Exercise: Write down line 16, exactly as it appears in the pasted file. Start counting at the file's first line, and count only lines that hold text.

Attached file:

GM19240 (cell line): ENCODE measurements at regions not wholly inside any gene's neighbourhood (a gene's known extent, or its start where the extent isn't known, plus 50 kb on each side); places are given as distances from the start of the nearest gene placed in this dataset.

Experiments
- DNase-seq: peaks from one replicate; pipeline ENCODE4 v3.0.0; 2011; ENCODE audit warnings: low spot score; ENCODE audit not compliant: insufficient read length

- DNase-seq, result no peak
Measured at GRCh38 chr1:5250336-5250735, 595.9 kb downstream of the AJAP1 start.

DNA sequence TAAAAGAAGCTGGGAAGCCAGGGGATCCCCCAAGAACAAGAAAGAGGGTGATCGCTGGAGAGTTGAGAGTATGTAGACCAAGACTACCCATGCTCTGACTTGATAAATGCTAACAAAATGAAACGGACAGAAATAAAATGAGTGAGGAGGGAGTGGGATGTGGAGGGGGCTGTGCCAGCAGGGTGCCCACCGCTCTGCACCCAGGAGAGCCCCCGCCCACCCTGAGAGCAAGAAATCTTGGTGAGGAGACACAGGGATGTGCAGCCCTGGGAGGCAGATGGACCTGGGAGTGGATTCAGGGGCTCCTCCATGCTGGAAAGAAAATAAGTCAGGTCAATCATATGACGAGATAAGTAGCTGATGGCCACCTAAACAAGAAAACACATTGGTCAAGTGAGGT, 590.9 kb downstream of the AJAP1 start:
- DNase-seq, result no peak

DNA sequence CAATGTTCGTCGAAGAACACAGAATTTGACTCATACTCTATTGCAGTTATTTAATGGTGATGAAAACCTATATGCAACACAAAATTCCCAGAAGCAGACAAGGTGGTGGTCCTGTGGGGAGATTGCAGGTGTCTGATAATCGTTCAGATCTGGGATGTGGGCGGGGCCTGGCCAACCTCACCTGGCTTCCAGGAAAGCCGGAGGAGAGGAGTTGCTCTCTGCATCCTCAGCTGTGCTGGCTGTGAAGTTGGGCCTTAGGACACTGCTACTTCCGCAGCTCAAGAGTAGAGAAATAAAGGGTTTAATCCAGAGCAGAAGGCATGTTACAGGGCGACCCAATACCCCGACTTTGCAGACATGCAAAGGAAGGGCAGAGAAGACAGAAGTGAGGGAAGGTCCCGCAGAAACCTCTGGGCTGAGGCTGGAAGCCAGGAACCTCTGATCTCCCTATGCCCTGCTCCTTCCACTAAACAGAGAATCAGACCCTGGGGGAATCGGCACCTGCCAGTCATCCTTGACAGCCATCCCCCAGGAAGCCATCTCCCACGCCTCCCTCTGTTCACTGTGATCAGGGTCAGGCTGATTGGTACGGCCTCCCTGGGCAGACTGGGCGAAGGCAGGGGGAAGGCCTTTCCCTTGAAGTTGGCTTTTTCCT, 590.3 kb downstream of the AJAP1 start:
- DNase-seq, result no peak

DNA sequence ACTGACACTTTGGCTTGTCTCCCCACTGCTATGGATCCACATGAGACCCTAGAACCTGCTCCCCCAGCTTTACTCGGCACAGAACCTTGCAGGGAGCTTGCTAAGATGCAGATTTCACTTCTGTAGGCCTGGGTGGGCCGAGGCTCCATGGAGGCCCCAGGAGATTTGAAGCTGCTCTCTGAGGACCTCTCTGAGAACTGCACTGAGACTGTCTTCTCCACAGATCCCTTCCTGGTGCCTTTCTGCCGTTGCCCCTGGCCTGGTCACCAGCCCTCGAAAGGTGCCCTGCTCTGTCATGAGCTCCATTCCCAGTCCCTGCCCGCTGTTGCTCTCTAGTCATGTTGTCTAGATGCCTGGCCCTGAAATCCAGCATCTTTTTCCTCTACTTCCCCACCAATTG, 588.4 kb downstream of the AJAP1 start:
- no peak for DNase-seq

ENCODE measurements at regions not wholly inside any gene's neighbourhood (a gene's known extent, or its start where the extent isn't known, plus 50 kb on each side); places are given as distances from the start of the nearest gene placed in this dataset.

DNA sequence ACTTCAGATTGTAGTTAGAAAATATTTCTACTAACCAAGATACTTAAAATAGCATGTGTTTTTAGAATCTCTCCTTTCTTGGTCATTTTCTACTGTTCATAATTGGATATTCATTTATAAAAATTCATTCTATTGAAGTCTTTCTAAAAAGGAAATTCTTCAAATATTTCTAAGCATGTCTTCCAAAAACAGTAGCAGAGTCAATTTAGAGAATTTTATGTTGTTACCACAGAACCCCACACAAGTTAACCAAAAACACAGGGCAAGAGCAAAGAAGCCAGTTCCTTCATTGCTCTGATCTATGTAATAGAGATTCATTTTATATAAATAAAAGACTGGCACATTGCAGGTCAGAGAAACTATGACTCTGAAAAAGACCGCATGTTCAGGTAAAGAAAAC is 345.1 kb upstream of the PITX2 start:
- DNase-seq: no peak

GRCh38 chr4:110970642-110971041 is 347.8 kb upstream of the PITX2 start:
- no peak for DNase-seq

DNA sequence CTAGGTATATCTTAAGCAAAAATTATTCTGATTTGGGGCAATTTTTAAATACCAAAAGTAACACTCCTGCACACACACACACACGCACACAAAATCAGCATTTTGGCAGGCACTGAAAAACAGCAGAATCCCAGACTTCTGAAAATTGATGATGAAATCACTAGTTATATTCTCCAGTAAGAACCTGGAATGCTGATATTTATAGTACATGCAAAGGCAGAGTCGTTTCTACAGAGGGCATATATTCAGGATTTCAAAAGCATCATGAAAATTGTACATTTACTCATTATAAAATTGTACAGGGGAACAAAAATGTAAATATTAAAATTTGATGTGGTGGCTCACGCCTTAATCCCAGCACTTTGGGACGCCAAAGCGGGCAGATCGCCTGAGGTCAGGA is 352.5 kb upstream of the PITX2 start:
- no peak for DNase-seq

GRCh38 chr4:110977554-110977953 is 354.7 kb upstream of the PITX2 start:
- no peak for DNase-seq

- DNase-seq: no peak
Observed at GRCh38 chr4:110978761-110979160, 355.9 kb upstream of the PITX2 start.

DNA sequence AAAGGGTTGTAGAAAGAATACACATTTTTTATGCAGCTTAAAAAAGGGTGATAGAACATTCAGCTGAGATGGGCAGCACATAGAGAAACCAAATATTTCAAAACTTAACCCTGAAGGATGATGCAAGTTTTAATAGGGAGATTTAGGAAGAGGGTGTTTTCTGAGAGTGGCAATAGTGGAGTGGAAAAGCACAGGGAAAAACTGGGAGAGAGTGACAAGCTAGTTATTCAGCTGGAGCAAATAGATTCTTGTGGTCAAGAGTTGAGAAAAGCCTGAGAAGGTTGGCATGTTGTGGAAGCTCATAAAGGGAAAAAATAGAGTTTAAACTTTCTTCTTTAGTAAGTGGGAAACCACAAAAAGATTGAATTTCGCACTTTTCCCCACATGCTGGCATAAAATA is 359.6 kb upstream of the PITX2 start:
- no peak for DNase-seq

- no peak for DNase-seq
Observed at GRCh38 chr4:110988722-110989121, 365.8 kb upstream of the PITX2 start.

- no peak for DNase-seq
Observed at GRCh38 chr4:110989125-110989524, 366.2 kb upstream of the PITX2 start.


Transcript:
- no peak for DNase-seq